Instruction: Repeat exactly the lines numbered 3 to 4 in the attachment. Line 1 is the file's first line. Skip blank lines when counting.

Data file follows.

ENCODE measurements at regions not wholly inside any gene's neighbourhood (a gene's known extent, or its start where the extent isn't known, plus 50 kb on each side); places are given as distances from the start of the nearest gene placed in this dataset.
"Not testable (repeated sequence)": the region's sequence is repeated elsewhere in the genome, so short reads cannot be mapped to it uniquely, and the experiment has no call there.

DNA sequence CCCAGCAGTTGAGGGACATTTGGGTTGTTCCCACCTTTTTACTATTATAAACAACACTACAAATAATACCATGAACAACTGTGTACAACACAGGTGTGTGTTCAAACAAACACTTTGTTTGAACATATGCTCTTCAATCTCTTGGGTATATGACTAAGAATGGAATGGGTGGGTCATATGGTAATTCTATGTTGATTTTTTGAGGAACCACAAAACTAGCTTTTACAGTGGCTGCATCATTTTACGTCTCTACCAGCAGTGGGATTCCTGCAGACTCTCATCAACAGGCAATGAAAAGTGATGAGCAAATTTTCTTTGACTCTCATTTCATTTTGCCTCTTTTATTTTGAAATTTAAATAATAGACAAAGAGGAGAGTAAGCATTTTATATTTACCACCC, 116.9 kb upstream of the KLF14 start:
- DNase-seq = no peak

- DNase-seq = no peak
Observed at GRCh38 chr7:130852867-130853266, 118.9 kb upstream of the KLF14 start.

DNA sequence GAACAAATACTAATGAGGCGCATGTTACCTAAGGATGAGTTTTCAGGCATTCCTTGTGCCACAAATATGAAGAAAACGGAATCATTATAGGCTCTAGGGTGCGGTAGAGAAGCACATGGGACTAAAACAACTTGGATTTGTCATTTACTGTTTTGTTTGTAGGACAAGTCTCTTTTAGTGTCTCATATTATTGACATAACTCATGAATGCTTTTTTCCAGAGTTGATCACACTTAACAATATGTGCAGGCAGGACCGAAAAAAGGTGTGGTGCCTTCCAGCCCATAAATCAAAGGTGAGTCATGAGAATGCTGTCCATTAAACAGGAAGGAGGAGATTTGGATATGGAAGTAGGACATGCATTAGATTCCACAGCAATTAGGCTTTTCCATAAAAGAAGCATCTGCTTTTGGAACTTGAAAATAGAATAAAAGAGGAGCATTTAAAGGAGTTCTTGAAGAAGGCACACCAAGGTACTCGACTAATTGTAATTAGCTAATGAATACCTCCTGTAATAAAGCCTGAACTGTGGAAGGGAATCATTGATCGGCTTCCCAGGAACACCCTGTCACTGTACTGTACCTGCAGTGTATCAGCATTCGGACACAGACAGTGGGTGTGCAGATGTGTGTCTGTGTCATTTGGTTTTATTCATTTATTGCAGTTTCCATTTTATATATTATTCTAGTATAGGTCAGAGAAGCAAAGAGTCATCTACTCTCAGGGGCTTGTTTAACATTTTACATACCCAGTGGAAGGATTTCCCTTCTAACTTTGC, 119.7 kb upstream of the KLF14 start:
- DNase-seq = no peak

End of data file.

DNA sequence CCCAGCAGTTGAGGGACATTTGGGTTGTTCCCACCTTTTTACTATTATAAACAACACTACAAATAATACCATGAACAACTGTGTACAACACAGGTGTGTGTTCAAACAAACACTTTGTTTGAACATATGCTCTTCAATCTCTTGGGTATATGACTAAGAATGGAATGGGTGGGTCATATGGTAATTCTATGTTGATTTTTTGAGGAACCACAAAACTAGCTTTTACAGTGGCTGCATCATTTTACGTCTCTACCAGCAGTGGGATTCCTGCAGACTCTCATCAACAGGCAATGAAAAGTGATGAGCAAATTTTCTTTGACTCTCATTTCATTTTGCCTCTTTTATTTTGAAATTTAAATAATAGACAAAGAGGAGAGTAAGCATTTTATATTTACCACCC, 116.9 kb upstream of the KLF14 start:
- DNase-seq = no peak